fair question #1: “where the hell is the downgrade for all the other supposed Tablet-makers who won’t even get they copycat tablets into the market due to lack of certain piece-part supply?”
I’ve had Santi do the analysis (he sacrificed his first iPad2) to determine what components are used inside the device. he has identified at least five parts that come from Japan: storage and memory from Toshiba Corp. and Elpida Memory Inc., an electronic compass from AKM Semiconductor, touch-screen overlay glass that is likely from Asahi Glass Co. (which did report dmage to several of it’s facilities), and a battery from Apple Japan Inc. (a subsidiary of Apple). several of these companies are clients of ours. most are saying their facilities were not damaged by the earthquake or tsunami. however, they’ll likely be affected, some how, by general logistical problems in Japan, including intermittent electricity and hurdles to transporting raw materials and shipping-out products.
Apple can order some of the components from alternate suppliers. they have some fairly good experience and expertise when it comes to supply, demand and managing that with great margins for profit. this includes Samsung Electronics Co. in South Korea and Micron Technology Inc. in the United States.
the piece I, candidly, don’t have an answer to is questions around glass. iSuppli (analysis firm) said it would be harder to find substitutes for the glass, which it believes is a new type of glass calledHalo Effect“, especially Apple’s Halo Effect) is well documented.
meanwhile, consider the voice of (supplier reason) offered by Eric Savitz from The Tech Trade: Apple Concerns Ease On Component Supply Issues/ do it!
as I prepare to wrap this post up, I’ll remind the collective you that it takes one terrorist to cause a panic. to wit, some of the things Guana said were completely out of context.
if you read the early releases when his firm “dropped the Guana”, there are typos and poor grammar. this indicates hurried activity. that smacks of agenda, and less so careful guidance.
Apple shares dropped almost five percent (5%), or sixteen dollars, ($16) to $329. that’s admittedly a lot of money if converted into share price and valuation. especially in light of the fact Apple’s stock hit three hundred and sixty five dollars ($365) recently. some of the downside was likely the result of the broader market’s latest selloff. but, momentum was carried by panic and greed. possibly evil.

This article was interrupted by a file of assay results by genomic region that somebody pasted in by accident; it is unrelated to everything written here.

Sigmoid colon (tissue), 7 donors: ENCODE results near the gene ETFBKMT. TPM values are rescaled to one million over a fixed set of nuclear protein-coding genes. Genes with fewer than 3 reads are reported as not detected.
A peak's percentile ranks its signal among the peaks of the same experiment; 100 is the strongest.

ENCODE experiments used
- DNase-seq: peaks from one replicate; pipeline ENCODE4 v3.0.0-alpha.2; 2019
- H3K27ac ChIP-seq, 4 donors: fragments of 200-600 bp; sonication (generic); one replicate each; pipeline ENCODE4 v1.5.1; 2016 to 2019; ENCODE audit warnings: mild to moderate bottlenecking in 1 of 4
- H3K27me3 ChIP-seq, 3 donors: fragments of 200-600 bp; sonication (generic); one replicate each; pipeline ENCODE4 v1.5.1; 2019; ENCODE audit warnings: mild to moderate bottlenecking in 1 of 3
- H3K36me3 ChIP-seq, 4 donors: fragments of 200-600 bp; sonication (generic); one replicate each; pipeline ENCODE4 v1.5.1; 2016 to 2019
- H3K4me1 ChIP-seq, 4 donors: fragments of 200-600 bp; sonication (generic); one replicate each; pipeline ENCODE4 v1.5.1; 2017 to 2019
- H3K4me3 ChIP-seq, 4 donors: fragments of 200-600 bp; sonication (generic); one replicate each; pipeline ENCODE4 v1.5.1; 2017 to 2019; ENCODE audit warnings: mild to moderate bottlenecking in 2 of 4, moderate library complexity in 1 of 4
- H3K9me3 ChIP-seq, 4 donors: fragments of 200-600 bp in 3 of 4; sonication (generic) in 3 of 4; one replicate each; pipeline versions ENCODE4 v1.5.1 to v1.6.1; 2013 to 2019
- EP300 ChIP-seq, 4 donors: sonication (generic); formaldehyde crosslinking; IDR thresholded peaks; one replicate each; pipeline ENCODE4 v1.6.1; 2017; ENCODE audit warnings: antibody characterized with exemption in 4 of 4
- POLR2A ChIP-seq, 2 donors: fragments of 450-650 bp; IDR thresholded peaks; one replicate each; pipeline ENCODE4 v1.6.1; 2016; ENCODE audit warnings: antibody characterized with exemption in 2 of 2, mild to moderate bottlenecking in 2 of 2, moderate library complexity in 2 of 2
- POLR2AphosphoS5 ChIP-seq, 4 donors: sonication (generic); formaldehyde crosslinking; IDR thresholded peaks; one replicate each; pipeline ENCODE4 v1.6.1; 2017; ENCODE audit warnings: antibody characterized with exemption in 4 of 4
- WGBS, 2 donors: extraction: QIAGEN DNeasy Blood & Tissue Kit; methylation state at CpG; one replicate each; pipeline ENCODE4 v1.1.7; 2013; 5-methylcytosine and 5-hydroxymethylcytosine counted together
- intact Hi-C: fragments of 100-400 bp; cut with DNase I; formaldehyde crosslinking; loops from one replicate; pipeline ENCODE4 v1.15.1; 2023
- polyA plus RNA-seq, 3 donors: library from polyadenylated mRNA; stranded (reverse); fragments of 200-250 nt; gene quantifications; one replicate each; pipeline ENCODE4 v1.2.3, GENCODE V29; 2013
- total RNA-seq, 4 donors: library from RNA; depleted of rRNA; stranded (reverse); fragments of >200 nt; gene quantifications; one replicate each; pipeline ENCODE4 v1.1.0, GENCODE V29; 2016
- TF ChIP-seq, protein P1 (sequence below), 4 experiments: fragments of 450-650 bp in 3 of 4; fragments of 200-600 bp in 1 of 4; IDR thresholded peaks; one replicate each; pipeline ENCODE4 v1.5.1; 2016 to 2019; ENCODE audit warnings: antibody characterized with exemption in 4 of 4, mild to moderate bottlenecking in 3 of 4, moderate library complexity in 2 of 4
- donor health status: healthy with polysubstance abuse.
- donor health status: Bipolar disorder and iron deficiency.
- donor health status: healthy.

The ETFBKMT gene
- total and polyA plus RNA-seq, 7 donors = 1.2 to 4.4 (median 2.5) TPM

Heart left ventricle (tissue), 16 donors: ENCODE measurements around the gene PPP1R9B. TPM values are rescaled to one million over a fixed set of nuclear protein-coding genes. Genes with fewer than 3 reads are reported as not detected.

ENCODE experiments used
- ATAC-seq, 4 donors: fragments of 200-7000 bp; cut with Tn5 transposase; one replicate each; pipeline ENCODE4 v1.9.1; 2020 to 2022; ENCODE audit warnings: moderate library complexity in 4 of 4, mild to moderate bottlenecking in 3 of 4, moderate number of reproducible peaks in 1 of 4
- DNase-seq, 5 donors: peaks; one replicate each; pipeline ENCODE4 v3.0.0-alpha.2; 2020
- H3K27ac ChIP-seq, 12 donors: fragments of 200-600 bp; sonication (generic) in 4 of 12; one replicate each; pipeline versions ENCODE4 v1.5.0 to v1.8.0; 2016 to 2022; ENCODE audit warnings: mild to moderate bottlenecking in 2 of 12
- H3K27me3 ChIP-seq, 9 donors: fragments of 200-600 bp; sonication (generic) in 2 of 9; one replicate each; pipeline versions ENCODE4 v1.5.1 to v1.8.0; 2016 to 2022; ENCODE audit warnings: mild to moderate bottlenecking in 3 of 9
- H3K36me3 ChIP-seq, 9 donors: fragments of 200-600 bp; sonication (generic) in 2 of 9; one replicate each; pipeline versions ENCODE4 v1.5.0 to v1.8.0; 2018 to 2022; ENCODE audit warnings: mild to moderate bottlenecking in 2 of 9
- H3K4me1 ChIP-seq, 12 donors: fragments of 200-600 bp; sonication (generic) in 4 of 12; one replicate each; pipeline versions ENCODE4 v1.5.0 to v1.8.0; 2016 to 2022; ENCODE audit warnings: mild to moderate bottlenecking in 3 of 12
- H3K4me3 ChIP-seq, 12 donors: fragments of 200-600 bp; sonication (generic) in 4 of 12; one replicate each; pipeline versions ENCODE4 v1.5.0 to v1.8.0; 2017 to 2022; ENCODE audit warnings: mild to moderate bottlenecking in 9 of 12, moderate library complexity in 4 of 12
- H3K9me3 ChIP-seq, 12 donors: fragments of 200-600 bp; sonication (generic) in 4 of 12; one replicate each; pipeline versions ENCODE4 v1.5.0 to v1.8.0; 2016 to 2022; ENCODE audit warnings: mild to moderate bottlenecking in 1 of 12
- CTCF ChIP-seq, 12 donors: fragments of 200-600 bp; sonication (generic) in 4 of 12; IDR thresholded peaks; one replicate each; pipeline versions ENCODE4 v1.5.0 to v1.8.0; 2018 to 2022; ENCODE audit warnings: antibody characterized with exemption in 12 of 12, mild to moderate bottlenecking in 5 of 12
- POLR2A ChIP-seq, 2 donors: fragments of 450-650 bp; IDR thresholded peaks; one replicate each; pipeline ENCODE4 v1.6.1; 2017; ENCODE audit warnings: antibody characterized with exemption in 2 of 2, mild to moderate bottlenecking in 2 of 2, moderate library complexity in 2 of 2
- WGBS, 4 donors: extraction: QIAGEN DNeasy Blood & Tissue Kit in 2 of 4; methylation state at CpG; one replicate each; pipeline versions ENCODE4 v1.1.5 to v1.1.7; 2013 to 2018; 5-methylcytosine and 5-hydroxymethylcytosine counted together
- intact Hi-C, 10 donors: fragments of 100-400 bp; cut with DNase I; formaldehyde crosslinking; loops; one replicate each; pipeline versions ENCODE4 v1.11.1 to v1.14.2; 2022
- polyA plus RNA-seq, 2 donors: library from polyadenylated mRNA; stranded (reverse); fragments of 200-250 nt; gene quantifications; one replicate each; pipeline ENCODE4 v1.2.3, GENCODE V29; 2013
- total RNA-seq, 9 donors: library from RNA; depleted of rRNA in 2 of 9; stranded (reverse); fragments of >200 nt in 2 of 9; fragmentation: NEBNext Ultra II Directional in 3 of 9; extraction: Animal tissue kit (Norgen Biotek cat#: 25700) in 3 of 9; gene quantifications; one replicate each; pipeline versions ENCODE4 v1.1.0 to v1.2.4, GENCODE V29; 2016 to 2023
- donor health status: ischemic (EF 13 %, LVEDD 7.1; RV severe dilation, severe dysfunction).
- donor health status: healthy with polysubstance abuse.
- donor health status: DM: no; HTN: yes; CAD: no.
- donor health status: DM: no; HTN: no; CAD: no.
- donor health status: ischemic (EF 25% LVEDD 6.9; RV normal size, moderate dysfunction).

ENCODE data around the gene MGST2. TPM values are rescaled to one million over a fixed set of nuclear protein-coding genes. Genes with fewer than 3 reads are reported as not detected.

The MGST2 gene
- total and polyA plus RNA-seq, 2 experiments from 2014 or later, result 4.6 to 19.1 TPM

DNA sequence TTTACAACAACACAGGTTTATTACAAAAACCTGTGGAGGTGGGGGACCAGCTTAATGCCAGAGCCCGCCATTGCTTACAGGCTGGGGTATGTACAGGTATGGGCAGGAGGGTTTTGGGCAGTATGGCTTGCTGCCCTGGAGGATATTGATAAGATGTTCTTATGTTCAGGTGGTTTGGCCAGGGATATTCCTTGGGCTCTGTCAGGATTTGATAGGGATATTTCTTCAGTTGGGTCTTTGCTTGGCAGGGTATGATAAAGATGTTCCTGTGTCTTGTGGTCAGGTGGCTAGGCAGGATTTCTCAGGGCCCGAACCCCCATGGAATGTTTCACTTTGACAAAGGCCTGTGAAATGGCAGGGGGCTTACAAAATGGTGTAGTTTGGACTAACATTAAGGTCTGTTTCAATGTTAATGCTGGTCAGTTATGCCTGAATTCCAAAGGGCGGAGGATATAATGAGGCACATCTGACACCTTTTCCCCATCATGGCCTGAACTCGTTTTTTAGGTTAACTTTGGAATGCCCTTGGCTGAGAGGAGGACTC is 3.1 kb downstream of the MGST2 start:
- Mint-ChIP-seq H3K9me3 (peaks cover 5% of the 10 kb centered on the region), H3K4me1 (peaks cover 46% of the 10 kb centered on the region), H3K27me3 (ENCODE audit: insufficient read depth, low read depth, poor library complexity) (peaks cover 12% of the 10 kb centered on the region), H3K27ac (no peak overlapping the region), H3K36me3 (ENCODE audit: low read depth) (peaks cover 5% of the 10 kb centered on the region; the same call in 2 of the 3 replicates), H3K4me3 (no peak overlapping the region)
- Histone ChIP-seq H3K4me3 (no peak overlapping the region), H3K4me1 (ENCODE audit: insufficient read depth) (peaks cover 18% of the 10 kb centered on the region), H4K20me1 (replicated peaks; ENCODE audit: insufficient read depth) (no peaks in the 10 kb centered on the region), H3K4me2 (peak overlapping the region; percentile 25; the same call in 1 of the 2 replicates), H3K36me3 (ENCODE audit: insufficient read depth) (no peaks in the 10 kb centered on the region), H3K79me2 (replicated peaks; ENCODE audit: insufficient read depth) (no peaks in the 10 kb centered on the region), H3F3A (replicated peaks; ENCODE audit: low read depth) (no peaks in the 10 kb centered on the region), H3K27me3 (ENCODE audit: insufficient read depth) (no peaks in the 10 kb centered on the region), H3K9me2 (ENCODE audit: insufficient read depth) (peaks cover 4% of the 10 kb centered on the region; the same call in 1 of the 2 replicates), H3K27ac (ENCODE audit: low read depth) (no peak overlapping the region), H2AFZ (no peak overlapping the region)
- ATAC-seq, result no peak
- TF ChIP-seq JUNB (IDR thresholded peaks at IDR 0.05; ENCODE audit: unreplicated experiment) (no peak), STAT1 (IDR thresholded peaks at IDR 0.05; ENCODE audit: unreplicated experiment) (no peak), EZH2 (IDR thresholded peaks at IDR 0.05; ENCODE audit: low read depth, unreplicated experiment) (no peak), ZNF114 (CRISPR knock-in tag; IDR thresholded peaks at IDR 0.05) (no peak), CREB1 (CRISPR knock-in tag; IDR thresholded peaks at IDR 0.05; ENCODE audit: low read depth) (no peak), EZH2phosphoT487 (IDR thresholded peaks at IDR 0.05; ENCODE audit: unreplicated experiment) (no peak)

…so Credit Suisse comes back within hours and grades Apple at five hundred dollars ($500).
thanks Credit Suisse something like the U.S. Calvary. go Credit Suisse and $500!
Apple’s share price has no choice but to go there now. mostly because stocks like Apple tend to go back and surpass prior points. that’s just the way it is. and I think that was part of Guana’s thinking.
hacks like Guana don’t make a stand (or, stick their necks out) based on altruism. Guana was possibly “swinging for the fences”. if you read the first article, Guana has jumped around quite a bit with employers I’ve referred to him earlier as a “job-hopper”). As most of you know, I’m involved with one of the top recruiting companies in the world. so, I’m something of a Subject Matter Expert (“SME”) on this topic, as well. you can bet I’ll be monitoring the fall-out of all this with a curiosity to see if Guana and his handlers are polishing their resumes along with Apples.
its likely he took orders from some sinister and shadowy organization, possibly headed by that damn black dog or smoking rabbit and took a bullet. the temporary drop in the stock served no other purpose than to create a buying opportunity for certain powers, and you were, otherwise, powerless.
as obvious as this “play” is, how can the regulators be so clueless if not powerless, themselves?
in other news, Cisco just declared their first ever dividend, finally doing something smart with their cash.
peace be to my Brothers and Sisters.
brian patrick cork